MPH in Global Epidemiology

The Department of Epidemiology and the Hubert Department of Global Health work collaboratively to offer a master of public health (MPH) in global epidemiology (GLEPI). 

This service and research-oriented program is designed to provide students with qualitative and quantitative research methodologies that enable graduates to contribute to global health


Identify, collect, manage, analyze, interpret, and report population-based data to drive control and prevention in global settings. 


MPH graduates find work in such settings as health departments, federal agencies, the World Health Organization, CARE, private industries, research settings, and more.

Click the pie chart to see careers of alumni, by sector.

Careers by Sector

Admission Requirements

As part of the SOPHAS application, all applicants will need to submit the following materials when applying to Rollins:

  • College transcripts
  • GRE scores
  • Two letters of recommendation
  • Personal statement
  • Resume (optional)

Detailed information about each of these admission requirements  can be found in Admissions.

We do not have specific GPA or GRE score requirements. However, due to the strength of our applicant pool, admission is very unlikely if the score on any of the three portions of the GRE is below the 60th percentile.


Stats for recently matriculated students:

GPA average 3.6

Quantitative GRE 159

Verbal GRE 158

Analytical writing assessment 4.5


Application Requirements

DegreeCoursework ReqGPAGRE Scores


One college math and one college science

Minimum preferred GPA of 3.0 Above 60% in verbal and quantitative components preferred

Applicants to the MPH program in global epidemiology need to meet the admission criteria for both the Epidemiology (EPI) and Global Health (GH) Departments. GLEPI students have an aptitude for the methodological rigor of epidemiology, a population-oriented approach to public health, and a demonstrated concern for underserved populations.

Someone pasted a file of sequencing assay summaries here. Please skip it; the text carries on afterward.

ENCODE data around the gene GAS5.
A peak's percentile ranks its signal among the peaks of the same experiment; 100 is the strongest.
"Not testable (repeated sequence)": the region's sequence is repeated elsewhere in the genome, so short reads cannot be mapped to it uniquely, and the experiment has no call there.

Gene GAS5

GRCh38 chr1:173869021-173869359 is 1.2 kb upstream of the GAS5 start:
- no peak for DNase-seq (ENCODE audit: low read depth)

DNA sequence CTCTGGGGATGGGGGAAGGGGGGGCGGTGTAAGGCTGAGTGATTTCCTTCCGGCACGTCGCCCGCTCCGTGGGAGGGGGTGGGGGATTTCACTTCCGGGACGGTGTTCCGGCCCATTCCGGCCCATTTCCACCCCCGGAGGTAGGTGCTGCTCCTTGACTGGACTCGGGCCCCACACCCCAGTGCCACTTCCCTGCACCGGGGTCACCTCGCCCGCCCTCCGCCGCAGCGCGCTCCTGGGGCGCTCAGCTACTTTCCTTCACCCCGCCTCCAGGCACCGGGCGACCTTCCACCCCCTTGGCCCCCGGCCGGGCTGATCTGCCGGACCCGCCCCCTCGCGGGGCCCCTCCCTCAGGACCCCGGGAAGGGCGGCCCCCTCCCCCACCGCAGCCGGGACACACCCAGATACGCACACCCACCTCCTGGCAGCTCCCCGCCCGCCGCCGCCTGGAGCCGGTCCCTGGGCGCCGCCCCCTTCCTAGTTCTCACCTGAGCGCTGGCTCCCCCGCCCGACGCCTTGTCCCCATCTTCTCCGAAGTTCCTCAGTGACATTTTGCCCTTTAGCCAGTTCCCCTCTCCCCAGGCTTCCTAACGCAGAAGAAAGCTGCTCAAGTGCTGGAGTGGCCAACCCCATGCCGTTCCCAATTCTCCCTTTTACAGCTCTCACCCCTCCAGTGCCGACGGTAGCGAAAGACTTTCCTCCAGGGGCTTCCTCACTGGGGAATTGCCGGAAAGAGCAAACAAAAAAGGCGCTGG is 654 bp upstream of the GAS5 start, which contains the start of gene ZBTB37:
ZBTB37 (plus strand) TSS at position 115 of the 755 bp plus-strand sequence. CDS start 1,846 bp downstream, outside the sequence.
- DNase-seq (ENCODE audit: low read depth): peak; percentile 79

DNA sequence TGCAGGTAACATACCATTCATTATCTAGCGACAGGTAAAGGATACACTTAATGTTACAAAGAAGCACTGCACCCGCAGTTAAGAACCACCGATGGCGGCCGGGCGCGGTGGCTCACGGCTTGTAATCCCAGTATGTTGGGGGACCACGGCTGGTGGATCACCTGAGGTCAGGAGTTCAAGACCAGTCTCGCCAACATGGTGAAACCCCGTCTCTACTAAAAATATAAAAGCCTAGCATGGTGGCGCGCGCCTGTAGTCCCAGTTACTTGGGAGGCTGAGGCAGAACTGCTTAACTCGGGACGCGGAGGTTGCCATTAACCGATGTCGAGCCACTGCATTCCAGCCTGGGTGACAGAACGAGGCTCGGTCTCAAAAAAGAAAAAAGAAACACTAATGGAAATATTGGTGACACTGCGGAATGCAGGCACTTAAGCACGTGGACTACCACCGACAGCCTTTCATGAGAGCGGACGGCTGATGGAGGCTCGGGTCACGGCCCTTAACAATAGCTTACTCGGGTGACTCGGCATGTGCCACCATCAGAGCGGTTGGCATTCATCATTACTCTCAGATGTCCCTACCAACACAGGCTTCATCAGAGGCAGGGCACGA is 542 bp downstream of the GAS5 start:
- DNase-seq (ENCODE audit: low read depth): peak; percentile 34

It is recommended that students have:

  • Strong quantitative ability—as demonstrated through math and science classwork and GRE scores
  • Prior experience relevant to global health

 Competitive applicants to the GH department are often those who have already worked for two years or more in a low- or middle-income setting, whether internationally or within the US. 

MPH Degree Requirements

42  credit hours: Includes a  thesis  and a  practicumThis 42-credit-hour MPH program is offered as: A traditional, four-semester format  An accelerated, three-semester format (requires departmental approval) Part-time 

Culminating Experiences

The global epidemiology practicum and thesis must involve underserved populations or low-resource settings locally, domestically, or internationally.


All Rollins MPH and MSPH students are required to complete a 200-400 hour practicum. This practical experience is designed to enhance the student’s understanding and application of knowledge and research findings to public health settings by providing an opportunity to gain practical experience. Public health work environments include nonprofit organizations, hospitals, local health departments, and for-profit firms.

Learn more »


Examples of past thesis titles include:

Tuberculosis in Fulton County, Georgia, 2008-2014: Risk markers for isoniazid mono-resistance and a pilot study of novel spatial methods.

Maternal socioeconomic status and the odds of failing to receive preconception counseling: an epidemiologic study using 2009-2011 PRAMS data

Variability in case and mortality between WHO/MOH and HealthMap curate news reports during the West Africa Ebola outbreak

Electronic Theses and Dissertations

What is the difference between an MPH and an MSPH in GLEPI?

The MPH degree is a professional/practice-based degree that requires 42 credit hours, a practicum, and a thesis.

The MSPH degree is a professional degree tailored to students interested in specializing in epidemiology research and epidemiologic methods. It requires 48 hours of coursework, a thesis, and a practicum.